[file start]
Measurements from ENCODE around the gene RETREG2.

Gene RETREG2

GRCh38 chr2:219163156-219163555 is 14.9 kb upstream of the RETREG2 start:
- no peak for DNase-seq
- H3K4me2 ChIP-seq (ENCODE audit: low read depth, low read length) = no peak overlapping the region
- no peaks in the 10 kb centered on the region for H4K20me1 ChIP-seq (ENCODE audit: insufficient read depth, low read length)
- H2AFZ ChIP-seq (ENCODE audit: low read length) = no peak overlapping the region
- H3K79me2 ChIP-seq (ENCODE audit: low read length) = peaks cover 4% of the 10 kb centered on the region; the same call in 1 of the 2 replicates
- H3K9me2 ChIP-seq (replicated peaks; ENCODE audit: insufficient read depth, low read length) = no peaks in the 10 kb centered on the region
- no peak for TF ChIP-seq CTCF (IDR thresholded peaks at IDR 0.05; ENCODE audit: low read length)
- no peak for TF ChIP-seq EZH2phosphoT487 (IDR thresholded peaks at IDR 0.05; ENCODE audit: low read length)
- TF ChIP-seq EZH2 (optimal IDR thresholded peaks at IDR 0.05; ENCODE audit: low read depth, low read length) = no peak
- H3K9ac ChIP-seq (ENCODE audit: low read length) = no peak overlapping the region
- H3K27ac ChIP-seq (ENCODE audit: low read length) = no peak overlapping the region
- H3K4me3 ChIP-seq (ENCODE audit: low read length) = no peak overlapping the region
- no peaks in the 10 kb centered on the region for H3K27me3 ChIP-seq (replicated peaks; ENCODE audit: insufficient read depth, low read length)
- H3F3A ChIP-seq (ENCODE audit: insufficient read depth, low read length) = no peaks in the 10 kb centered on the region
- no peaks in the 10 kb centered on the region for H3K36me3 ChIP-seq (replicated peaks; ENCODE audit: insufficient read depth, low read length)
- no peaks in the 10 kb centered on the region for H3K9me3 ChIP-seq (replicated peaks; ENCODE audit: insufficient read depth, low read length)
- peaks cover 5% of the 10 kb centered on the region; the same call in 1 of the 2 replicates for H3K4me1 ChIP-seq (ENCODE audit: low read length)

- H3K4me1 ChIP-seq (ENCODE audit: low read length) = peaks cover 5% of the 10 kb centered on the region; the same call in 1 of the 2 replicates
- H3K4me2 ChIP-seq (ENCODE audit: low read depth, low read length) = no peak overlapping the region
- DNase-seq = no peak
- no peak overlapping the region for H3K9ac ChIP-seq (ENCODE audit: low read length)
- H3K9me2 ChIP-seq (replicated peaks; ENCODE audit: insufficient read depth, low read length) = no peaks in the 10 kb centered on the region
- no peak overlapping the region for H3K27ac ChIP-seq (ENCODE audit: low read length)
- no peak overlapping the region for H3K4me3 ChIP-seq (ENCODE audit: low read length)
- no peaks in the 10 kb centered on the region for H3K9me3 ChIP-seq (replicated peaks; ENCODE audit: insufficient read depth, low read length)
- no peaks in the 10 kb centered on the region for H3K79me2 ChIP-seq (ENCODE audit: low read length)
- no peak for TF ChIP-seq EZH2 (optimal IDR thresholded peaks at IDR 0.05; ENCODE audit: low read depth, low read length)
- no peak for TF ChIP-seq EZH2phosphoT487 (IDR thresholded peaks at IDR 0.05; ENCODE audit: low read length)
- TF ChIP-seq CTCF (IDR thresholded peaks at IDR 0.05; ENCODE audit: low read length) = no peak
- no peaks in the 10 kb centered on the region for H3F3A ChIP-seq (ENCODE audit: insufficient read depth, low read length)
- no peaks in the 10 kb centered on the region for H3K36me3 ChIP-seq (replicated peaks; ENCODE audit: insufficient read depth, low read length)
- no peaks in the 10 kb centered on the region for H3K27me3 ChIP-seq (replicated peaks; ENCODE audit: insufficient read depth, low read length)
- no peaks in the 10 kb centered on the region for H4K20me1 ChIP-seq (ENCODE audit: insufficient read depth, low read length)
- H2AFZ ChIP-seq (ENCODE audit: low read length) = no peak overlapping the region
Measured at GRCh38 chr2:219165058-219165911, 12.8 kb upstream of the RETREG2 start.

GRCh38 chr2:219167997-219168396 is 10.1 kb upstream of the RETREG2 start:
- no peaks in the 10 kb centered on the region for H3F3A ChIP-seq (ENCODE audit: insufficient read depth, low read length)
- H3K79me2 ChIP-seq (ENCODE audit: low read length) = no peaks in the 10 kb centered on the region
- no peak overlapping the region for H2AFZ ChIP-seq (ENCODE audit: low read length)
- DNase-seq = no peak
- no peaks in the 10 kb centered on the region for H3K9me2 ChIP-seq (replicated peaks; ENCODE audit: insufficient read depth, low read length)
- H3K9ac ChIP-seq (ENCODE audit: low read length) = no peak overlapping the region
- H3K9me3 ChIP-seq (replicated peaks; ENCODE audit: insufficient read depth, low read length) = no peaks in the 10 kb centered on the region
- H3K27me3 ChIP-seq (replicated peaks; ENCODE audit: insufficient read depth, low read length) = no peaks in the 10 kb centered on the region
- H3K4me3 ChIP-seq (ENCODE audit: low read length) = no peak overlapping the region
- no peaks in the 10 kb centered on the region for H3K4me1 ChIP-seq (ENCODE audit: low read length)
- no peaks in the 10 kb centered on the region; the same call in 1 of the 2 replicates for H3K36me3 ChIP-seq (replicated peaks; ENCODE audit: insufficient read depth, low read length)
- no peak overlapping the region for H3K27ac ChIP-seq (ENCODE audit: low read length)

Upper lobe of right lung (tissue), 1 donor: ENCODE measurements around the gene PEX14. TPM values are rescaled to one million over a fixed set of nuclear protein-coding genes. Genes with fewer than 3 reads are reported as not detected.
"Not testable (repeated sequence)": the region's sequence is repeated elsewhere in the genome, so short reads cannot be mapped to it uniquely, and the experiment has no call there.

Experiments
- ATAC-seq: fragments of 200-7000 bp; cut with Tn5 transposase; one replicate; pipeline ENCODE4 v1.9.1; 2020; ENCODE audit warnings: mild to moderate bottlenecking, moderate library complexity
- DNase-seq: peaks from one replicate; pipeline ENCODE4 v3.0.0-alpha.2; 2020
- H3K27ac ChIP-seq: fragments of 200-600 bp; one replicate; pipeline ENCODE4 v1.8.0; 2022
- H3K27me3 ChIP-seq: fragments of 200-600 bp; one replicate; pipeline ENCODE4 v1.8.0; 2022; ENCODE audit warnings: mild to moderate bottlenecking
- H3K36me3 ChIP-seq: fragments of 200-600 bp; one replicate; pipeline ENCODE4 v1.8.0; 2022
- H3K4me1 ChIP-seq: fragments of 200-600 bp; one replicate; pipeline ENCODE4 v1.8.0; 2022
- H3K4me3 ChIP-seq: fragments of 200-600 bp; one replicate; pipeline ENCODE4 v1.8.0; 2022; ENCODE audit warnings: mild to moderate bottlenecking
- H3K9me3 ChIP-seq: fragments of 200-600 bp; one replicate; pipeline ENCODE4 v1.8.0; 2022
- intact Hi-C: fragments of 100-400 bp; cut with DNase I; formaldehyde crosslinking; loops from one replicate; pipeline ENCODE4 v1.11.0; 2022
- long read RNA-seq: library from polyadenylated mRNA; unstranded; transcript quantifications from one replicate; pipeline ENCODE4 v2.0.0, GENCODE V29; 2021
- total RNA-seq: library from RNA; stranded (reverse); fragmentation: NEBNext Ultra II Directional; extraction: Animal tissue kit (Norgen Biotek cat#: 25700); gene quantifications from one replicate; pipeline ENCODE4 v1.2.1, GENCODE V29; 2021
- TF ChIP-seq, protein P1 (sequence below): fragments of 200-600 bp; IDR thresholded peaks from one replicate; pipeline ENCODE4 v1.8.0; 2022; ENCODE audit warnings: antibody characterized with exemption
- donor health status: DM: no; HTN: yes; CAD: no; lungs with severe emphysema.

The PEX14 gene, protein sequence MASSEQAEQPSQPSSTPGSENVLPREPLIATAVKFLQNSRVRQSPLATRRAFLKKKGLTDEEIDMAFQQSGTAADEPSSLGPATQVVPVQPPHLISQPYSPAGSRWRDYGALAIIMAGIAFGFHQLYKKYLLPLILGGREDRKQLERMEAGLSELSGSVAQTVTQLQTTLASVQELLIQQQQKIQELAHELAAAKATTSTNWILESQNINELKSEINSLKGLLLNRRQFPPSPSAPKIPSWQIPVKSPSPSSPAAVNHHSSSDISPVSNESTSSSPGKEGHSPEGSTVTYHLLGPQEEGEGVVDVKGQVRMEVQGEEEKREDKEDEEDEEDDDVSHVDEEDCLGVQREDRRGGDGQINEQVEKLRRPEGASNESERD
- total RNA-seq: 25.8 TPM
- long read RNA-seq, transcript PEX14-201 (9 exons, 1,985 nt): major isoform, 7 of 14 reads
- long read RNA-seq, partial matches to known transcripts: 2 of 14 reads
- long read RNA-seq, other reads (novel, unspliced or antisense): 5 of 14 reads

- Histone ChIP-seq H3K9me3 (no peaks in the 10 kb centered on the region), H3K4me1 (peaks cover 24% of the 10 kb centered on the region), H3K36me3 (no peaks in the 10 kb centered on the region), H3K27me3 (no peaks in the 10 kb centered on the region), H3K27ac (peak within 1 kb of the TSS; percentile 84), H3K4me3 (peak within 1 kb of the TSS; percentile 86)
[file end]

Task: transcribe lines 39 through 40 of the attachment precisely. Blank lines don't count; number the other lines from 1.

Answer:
GRCh38 chr2:219167997-219168396 is 10.1 kb upstream of the RETREG2 start:
- no peaks in the 10 kb centered on the region for H3F3A ChIP-seq (ENCODE audit: insufficient read depth, low read length)